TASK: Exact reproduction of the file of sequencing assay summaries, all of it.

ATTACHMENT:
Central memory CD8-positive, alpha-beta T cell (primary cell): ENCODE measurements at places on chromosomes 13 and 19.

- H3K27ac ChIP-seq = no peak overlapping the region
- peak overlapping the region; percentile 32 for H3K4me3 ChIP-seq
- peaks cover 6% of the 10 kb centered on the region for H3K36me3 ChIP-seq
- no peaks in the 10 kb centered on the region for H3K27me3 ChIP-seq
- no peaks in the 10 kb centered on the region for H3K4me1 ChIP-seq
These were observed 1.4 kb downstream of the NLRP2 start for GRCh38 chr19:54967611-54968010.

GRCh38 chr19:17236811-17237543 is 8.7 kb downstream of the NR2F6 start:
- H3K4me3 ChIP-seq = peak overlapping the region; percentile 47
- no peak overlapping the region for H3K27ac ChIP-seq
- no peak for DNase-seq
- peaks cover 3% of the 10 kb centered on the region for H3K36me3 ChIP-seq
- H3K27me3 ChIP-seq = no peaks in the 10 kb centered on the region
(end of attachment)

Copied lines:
Central memory CD8-positive, alpha-beta T cell (primary cell): ENCODE measurements at places on chromosomes 13 and 19.

- H3K27ac ChIP-seq = no peak overlapping the region
- peak overlapping the region; percentile 32 for H3K4me3 ChIP-seq
- peaks cover 6% of the 10 kb centered on the region for H3K36me3 ChIP-seq
- no peaks in the 10 kb centered on the region for H3K27me3 ChIP-seq
- no peaks in the 10 kb centered on the region for H3K4me1 ChIP-seq
These were observed 1.4 kb downstream of the NLRP2 start for GRCh38 chr19:54967611-54968010.

GRCh38 chr19:17236811-17237543 is 8.7 kb downstream of the NR2F6 start:
- H3K4me3 ChIP-seq = peak overlapping the region; percentile 47
- no peak overlapping the region for H3K27ac ChIP-seq
- no peak for DNase-seq
- peaks cover 3% of the 10 kb centered on the region for H3K36me3 ChIP-seq
- H3K27me3 ChIP-seq = no peaks in the 10 kb centered on the region